Tom Brady can thrive past 40

Greeny believes Brady has 3-4 more good years in him (0:46)

Mike Greenberg and Mike Golic explain how Patriots QB Tom Brady is playing his best football right now and it helps that he's been able to avoid getting hurt late in his career. (0:46)

A year ago, as the New England Patriots got off to a slow start, many theorized that Tom Brady's run was about over and the 37-year-old should start looking at his exit strategy. Brady then took the Patriots on an amazing run and capped his season with a Super Bowl win, finishing fourth overall in Total QBR.

Brady has openly discussed playing past 40, but Father Time is undefeated. How likely is it for Brady to continue to perform at a high level given that he is now 38? Is Brady performing better than other quarterbacks who made it to this stage in their careers? What can the careers of George Blanda and Warren Moon tell us about Brady and his future?

Unfortunately, we don't have the data to calculate QBR for Blanda or Moon, but we do have enough information to get a peek into Brady. Using data from every game in NFL history that was started by a quarterback who was 36 or older, we can start to get an idea of where Brady is in his career. Given the historical nature of the data, and how the game has changed over time, the data was adjusted to account for the era the game was played in (teams throw more now than when Billy Kilmer and Earl Morrall were behind center), and the quarterbacks' performances were adjusted for whether they were at home.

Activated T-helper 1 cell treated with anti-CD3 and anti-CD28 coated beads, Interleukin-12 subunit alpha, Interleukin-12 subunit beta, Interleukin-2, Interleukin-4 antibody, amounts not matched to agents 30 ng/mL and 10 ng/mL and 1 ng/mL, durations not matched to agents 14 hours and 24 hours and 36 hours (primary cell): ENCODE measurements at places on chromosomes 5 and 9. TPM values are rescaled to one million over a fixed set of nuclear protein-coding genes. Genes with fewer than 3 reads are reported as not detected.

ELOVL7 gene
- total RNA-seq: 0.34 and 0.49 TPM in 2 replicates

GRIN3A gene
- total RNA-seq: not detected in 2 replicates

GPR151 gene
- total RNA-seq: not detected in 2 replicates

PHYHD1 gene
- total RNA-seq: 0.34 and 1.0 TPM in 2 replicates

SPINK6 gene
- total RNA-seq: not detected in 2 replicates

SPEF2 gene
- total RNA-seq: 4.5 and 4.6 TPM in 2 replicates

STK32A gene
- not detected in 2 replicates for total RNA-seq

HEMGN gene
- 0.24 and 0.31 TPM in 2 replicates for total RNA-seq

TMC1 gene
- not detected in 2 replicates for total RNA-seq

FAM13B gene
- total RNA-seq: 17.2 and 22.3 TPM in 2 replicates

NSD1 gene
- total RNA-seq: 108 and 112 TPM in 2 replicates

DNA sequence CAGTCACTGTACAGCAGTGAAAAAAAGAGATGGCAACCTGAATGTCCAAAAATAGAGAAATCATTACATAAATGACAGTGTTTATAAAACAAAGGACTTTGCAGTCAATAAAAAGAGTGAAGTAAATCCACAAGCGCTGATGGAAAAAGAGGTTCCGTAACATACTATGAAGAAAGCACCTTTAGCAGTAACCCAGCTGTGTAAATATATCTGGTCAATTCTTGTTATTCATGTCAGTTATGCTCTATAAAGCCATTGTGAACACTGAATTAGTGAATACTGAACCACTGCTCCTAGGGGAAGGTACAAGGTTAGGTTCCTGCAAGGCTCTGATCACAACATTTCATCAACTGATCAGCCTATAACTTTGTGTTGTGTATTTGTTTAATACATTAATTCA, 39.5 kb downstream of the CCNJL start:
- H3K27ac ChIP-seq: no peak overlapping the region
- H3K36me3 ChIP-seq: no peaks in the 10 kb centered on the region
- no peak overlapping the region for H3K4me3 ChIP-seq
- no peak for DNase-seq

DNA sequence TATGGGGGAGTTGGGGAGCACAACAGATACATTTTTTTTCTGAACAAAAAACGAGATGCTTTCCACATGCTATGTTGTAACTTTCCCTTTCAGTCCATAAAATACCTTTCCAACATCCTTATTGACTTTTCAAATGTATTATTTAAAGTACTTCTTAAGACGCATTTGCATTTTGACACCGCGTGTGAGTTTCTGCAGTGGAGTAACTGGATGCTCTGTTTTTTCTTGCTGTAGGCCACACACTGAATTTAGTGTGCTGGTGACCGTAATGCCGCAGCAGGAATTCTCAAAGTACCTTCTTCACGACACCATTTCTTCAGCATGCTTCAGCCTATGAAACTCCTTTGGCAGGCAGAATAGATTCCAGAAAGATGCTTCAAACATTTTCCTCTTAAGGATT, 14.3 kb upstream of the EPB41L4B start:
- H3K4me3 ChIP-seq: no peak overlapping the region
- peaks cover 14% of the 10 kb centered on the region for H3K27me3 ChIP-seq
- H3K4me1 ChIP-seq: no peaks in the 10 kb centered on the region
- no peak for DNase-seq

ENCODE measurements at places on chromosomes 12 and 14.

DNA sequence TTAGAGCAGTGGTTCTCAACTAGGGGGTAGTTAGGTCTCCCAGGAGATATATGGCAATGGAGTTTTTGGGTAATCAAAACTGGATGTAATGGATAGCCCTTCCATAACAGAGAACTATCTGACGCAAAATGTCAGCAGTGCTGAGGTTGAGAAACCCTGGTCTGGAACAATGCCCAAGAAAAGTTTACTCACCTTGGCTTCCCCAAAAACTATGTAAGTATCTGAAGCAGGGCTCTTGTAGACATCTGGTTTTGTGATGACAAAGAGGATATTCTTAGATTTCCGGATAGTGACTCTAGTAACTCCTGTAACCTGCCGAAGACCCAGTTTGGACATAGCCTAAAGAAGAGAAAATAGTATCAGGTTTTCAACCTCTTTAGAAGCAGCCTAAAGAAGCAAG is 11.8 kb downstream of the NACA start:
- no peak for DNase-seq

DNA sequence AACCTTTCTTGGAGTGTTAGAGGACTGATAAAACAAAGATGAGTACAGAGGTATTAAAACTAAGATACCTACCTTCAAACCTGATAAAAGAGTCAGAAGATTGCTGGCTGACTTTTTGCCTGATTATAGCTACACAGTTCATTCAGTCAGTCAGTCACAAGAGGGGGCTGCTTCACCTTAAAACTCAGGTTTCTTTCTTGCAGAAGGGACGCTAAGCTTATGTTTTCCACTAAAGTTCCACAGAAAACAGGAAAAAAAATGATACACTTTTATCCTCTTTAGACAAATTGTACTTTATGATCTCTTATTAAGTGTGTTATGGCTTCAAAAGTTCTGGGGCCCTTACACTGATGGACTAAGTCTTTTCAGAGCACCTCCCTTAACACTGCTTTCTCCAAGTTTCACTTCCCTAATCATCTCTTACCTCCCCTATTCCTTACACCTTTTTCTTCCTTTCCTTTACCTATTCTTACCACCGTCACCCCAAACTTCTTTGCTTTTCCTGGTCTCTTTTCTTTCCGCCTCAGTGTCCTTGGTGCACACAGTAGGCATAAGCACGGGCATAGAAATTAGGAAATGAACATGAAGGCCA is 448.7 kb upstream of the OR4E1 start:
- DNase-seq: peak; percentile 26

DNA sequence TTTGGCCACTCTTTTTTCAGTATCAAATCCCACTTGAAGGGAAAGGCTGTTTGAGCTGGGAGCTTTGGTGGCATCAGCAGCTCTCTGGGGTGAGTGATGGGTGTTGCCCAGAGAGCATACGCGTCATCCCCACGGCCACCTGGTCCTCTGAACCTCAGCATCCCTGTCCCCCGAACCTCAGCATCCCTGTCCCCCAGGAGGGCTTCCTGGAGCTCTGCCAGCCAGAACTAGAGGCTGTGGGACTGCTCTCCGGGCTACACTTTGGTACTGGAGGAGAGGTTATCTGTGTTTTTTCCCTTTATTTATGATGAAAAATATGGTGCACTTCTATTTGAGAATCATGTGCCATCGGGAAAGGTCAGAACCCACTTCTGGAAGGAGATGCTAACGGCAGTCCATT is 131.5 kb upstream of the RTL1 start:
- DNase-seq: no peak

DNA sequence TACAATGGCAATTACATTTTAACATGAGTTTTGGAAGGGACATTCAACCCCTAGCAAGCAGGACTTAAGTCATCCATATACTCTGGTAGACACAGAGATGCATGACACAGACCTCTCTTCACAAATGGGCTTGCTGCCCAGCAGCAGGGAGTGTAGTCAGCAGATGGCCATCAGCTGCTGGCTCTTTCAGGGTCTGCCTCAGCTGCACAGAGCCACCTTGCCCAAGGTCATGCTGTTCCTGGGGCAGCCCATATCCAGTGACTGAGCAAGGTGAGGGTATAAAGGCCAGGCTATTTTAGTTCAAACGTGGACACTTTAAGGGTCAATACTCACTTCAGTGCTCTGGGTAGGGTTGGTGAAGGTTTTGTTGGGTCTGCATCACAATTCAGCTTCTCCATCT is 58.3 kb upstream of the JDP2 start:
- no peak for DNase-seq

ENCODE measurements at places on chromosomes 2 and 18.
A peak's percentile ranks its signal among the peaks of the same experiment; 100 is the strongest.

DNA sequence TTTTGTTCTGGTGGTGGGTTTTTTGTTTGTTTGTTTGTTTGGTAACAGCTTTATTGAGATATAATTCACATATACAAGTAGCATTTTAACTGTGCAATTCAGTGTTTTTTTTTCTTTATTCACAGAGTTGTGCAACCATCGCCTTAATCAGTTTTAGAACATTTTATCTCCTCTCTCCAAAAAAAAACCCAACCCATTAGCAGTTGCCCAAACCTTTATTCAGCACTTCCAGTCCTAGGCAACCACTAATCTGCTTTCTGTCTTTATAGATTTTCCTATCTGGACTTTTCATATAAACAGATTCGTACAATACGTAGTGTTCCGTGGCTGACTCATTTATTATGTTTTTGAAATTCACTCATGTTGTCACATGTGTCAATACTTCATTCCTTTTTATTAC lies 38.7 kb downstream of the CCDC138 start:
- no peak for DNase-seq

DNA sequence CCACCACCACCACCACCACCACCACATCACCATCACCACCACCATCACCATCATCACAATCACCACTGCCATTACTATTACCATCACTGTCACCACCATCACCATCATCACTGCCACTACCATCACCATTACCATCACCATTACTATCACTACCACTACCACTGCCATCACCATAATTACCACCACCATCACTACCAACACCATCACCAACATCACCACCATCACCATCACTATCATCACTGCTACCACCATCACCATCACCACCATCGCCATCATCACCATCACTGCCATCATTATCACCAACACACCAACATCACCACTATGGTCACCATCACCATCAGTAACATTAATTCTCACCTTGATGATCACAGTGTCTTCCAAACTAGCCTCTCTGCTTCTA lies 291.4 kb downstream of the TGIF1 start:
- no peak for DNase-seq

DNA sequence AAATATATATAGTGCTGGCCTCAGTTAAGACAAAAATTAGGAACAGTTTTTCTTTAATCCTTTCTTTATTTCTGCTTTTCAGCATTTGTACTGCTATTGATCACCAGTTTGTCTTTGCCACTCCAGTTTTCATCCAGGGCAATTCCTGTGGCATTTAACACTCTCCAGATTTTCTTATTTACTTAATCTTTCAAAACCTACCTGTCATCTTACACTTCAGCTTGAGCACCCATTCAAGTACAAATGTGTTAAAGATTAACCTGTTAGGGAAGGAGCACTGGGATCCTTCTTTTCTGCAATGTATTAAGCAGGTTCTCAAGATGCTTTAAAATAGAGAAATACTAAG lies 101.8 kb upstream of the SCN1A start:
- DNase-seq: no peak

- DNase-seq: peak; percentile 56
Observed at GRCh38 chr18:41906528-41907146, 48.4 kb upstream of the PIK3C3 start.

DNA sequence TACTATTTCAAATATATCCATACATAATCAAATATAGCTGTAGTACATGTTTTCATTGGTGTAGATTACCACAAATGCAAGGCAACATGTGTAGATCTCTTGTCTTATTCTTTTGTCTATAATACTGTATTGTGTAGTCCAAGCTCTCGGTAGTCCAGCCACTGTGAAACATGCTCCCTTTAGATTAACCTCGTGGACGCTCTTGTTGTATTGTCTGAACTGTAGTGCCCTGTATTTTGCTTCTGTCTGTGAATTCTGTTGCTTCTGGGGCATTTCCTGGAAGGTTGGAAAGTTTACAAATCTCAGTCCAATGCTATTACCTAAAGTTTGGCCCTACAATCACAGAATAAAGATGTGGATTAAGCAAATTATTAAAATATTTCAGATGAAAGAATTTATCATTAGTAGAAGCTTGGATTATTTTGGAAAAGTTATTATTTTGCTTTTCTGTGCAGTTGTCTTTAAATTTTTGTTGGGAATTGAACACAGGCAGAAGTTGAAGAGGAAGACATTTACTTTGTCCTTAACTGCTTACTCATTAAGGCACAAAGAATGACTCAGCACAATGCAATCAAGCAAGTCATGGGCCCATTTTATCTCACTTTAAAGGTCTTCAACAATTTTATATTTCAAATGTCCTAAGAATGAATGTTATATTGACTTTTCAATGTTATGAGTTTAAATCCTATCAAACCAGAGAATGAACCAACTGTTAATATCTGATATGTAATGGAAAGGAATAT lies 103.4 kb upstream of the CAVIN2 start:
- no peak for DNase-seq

Once the data was adjusted and all quarterbacks were put on an even playing field, we can look at how many touchdowns a 38-year-old quarterback can be expected to throw in a game, and how Brady compares to that. Then, looking at where Brady is now, the data can tell us how his performance can be expected to change during the next few years.

Based on this analysis, the average 36-year-old starting NFL quarterback can be expected to throw 1.3 touchdowns per game. As he gets older, those expectations begin to drop -- falling to less than one touchdown per game for the average 40-year-old starter. Brady, however, is basically a touchdown better than the average aging quarterback -- and reasonably can be expected to throw two touchdowns per game two years from now, when he is 40.

Brady right now is outperforming other quarterbacks who were playing when they were 38, such as Fran Tarkenton, Brett Favre and Kurt Warner. He is also on track to be outperforming the two 36-year-old QBs who were starters at the beginning of this season (Carson Palmer and Drew Brees). He is not the greatest 38-year-old of all time, however; that distinction belongs to Peyton Manning.

Overall, provided Brady stays healthy, the numbers say he is in good position to continue playing at a fairly high level past his 40th birthday.